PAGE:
Everyone's talking about the next big leap in telephony, Voice-Over-IP (or VoIP). It's supposedly the hottest, cheapest, best and newest way to make phone calls but after a few years working in the telecommunications industry I ask, does VoIP live up to the hype?
There is a defense contractor here in the Seattle area that recently adopted a VoIP system, with a dedicated connection to their Southern California office. Their plan was sound enough: establish an always-on connection between the two offices. That way, the California people become extensions that the Seattle folks can intercom directly, rather than long-distance numbers they have to dial; conference calls would become simpler too, right?
Not quite. The missing syllables, the delay and the drop in general voice quality was immediately noticeable. "Sounded like robots talking in tin cans," said one of the company's officers, but it was "livable." The company was willing to trade a little quality for convenience, and some cost savings - at least, at first.
The cost savings went away when they found that they had to add more bandwidth if they wanted to make more simultaneous VoIP calls but by then, they had already made the investment in the phone system and were determined to make it pay for itself. Dissension in the ranks had begun immediately but now, the folks who generally abhor change were attracting followers from the "willing-to-try-it-out," and even the "sounds-great!" camps but the system remained in place until one day, someone installed a color printer.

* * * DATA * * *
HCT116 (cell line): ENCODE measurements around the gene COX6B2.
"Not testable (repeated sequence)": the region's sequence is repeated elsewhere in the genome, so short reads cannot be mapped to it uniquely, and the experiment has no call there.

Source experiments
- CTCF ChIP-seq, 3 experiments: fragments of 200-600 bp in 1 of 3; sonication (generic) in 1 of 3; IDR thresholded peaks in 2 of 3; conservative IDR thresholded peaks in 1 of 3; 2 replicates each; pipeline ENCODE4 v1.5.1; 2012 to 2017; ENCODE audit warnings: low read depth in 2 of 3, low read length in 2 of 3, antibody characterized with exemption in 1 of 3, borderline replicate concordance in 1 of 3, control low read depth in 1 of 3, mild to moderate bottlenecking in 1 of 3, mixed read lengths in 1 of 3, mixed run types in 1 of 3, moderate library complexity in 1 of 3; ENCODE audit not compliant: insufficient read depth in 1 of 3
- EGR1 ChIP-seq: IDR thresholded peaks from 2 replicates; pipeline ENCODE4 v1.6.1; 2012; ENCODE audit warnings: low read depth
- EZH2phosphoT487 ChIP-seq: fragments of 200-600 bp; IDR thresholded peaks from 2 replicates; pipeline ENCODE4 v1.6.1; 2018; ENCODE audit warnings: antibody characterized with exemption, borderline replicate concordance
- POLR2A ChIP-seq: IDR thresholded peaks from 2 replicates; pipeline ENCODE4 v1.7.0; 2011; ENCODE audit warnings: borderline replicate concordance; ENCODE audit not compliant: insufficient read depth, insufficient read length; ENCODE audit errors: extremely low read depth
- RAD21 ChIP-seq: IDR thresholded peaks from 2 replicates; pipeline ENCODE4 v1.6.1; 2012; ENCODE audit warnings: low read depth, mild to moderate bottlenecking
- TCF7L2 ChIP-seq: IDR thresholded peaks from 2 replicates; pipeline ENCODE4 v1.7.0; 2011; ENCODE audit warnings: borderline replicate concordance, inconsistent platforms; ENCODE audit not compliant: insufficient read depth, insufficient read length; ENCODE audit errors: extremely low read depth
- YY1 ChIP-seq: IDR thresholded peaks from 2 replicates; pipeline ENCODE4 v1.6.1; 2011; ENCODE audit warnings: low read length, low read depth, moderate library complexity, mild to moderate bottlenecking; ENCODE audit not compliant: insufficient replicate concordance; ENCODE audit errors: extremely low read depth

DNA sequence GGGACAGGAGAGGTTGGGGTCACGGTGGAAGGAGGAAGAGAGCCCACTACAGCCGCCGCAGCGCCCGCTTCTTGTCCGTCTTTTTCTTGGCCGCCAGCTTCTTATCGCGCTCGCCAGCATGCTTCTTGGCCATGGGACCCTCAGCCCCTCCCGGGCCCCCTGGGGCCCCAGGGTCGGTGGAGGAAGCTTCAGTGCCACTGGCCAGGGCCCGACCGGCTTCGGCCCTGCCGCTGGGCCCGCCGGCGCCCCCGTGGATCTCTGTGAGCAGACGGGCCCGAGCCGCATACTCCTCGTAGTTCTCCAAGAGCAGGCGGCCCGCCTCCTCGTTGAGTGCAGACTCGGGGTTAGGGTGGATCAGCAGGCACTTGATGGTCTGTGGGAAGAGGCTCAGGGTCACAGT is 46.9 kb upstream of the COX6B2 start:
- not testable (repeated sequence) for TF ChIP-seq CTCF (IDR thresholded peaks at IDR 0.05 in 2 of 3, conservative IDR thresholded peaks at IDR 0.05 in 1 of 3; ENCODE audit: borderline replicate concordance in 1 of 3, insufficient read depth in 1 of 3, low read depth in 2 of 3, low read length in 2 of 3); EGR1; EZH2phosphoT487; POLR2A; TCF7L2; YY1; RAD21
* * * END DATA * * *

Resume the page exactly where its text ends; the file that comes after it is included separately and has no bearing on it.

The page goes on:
Suddenly, the Monday morning call to California became so garbled that it had to be conducted with a cell phone in Speaker mode in the middle of the conference room table. Calls to clients and suppliers became indiscernible. Was the IT staff responsible? What about the Telephony folks?
After much debate, the decision was made to disconnect the color printer from the network, but that didn't fix the issue. Whatever damage had been done, had been done and no one seemed to know how to undo it.
In the end, the company reverted to their older, digital Nortel MICS phone system and abandoned the VoIP idea, along with the tens of thousands of dollars they had invested in it.
What's the moral of this story? If VoIP is the wave of the future - and it may well be - then the technology is not yet in place to make it a reliable option for most companies; at least, not without a good deal of planning ahead of time.
Call quality does not increase with VoIP. Ever. A VoIP connection is never as high-quality or reliable as a purely digital one. Even with digital phones on desks, a connection which includes VoIP components is only as strong as its weakest link. You wouldn't go VoIP for this reason, but you might adopt the technology so that your employees could take their desk phones home with them or so that a satellite office could be included as an extension on your own phone system.
In situations where VoIP has been deployed effectively, there have typically been months of planning between IT and Telephony professionals. Although call quality does not increase, other benefits can be gained.
That having been said, my office is quite happy with our purely digital Vertical Comdial DX-120 phone system and I see no reason to change what's working just fine.